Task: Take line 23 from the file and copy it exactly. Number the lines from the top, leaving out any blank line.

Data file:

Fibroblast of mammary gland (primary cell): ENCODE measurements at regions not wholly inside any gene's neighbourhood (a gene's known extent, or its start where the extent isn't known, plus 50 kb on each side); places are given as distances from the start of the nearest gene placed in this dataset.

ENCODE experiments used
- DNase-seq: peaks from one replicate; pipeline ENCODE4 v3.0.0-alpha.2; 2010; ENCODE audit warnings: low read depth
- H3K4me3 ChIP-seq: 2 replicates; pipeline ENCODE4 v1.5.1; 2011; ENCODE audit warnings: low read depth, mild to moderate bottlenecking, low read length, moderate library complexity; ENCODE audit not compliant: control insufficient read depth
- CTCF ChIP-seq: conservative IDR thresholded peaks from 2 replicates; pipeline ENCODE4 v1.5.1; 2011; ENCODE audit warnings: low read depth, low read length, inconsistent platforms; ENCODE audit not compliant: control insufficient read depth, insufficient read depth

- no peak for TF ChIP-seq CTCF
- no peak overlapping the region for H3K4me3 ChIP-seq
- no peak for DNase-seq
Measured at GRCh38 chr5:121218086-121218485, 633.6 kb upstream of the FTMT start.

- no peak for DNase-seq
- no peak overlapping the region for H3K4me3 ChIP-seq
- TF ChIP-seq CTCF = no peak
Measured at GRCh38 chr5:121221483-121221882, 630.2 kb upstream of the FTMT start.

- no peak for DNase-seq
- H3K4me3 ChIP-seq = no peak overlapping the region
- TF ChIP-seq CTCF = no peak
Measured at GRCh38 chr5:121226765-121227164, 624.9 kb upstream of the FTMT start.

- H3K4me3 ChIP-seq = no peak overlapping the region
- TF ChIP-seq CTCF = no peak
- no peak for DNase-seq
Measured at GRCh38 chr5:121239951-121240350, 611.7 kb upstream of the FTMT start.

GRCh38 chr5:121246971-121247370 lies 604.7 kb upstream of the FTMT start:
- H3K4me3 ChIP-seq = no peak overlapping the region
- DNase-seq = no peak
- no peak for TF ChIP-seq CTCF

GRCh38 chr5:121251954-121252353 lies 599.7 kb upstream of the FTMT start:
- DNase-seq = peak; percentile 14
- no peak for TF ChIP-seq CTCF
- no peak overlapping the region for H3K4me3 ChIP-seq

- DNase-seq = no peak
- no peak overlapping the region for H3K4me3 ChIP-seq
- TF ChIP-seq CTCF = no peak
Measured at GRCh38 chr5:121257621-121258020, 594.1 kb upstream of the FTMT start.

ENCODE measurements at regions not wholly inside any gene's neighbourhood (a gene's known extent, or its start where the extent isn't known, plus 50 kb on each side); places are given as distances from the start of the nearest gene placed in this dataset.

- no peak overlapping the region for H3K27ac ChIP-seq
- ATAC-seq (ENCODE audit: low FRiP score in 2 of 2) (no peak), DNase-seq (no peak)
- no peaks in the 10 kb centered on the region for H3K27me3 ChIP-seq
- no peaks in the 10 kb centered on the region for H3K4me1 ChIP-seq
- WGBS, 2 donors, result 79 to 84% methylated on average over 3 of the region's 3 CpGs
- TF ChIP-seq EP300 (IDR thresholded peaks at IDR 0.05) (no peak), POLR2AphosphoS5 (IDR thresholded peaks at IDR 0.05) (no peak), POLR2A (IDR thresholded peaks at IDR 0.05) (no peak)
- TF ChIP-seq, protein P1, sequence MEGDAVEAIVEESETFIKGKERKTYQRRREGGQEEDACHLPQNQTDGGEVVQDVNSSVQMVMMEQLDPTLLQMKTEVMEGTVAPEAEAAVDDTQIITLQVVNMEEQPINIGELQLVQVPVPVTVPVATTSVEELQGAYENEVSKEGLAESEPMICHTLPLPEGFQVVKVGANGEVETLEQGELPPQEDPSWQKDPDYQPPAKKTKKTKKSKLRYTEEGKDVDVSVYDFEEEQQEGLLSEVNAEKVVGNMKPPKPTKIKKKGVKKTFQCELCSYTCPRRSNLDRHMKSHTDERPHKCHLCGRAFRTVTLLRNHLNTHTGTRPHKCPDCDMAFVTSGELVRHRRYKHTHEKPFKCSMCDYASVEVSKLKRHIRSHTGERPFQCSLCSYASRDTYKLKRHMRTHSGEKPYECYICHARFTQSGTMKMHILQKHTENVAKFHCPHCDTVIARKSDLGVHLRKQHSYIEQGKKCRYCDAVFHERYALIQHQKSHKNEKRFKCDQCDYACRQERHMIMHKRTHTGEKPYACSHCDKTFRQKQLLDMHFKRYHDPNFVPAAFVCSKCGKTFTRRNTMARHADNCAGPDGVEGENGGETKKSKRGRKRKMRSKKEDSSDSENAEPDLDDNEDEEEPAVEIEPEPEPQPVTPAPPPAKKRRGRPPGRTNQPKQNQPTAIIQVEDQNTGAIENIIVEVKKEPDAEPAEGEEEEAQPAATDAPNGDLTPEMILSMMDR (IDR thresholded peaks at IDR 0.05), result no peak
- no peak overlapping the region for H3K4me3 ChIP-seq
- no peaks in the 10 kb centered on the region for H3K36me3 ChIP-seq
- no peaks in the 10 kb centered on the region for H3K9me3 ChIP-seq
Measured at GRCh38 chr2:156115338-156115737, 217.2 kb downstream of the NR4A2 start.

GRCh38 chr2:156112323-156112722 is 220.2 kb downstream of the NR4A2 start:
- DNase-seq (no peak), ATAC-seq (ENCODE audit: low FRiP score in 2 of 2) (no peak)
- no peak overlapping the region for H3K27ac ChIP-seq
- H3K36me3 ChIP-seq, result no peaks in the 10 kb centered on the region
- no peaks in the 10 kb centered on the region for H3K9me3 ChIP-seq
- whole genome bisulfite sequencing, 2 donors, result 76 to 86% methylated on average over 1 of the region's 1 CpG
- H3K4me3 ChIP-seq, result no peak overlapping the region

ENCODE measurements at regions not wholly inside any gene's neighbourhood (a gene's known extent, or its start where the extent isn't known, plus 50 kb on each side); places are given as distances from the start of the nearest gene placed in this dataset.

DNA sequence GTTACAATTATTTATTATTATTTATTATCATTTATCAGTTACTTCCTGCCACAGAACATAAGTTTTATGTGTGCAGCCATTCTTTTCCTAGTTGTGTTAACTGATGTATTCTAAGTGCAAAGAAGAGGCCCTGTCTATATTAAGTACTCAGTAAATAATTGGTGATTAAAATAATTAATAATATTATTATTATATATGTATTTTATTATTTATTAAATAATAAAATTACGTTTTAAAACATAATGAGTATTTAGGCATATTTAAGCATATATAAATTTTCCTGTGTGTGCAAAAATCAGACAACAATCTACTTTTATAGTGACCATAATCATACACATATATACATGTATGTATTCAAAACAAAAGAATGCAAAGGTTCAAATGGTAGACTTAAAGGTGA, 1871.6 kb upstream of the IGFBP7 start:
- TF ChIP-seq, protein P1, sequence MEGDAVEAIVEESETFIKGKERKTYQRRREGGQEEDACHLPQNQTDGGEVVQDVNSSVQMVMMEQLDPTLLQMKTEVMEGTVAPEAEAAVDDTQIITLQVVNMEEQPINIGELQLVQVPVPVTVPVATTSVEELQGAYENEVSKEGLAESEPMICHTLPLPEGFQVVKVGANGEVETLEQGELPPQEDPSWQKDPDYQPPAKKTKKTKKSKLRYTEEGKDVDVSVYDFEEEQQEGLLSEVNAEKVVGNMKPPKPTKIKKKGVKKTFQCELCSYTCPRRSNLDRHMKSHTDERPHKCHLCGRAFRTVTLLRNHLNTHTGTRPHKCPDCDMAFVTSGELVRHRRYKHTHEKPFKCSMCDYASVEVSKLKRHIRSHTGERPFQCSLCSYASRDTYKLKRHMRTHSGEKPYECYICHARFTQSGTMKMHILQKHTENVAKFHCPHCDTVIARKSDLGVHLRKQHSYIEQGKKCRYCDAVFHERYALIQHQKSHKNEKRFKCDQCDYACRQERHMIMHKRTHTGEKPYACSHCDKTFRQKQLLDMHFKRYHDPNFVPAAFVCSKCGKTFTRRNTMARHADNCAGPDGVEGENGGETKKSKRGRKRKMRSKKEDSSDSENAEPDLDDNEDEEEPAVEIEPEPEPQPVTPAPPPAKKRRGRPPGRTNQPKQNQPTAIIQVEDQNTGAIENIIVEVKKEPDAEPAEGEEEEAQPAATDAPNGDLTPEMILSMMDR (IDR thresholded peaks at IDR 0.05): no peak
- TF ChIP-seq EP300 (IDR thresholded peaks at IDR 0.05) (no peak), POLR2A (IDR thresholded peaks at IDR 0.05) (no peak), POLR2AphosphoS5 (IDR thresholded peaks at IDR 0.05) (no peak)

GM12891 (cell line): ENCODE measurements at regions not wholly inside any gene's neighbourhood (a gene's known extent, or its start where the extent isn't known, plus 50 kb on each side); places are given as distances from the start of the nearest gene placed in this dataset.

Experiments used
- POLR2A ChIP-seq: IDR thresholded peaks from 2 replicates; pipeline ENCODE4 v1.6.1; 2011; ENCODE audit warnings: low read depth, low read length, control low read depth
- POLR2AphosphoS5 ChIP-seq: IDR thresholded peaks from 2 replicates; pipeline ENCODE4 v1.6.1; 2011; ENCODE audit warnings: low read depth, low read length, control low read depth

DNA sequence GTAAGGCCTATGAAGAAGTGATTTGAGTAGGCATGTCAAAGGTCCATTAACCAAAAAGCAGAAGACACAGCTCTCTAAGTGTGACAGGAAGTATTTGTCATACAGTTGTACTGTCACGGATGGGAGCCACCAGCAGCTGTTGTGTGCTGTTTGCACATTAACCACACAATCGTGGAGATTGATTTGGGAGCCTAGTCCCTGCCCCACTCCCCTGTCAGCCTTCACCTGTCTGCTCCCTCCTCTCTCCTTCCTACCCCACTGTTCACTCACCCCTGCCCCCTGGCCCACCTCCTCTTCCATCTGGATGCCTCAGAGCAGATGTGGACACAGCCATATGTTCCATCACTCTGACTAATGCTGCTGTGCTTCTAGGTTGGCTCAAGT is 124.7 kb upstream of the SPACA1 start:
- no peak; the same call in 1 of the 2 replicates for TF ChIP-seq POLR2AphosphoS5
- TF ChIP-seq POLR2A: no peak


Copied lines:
- H3K4me3 ChIP-seq = no peak overlapping the region